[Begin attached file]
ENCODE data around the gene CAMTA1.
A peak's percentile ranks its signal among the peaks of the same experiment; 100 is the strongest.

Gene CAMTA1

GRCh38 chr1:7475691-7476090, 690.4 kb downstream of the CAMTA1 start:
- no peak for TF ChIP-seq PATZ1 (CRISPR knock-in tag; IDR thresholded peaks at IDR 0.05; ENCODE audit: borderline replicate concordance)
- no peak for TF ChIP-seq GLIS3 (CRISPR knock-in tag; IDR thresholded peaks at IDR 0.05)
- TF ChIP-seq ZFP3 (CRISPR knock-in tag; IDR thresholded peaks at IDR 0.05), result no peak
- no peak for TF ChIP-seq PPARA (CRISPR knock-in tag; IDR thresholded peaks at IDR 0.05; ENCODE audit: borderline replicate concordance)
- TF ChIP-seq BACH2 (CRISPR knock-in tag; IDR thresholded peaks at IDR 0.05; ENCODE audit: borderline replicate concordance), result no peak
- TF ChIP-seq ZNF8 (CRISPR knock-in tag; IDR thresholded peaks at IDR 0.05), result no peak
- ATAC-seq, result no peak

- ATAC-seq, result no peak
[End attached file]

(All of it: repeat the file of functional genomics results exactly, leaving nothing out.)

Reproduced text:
ENCODE data around the gene CAMTA1.
A peak's percentile ranks its signal among the peaks of the same experiment; 100 is the strongest.

Gene CAMTA1

GRCh38 chr1:7475691-7476090, 690.4 kb downstream of the CAMTA1 start:
- no peak for TF ChIP-seq PATZ1 (CRISPR knock-in tag; IDR thresholded peaks at IDR 0.05; ENCODE audit: borderline replicate concordance)
- no peak for TF ChIP-seq GLIS3 (CRISPR knock-in tag; IDR thresholded peaks at IDR 0.05)
- TF ChIP-seq ZFP3 (CRISPR knock-in tag; IDR thresholded peaks at IDR 0.05), result no peak
- no peak for TF ChIP-seq PPARA (CRISPR knock-in tag; IDR thresholded peaks at IDR 0.05; ENCODE audit: borderline replicate concordance)
- TF ChIP-seq BACH2 (CRISPR knock-in tag; IDR thresholded peaks at IDR 0.05; ENCODE audit: borderline replicate concordance), result no peak
- TF ChIP-seq ZNF8 (CRISPR knock-in tag; IDR thresholded peaks at IDR 0.05), result no peak
- ATAC-seq, result no peak

- ATAC-seq, result no peak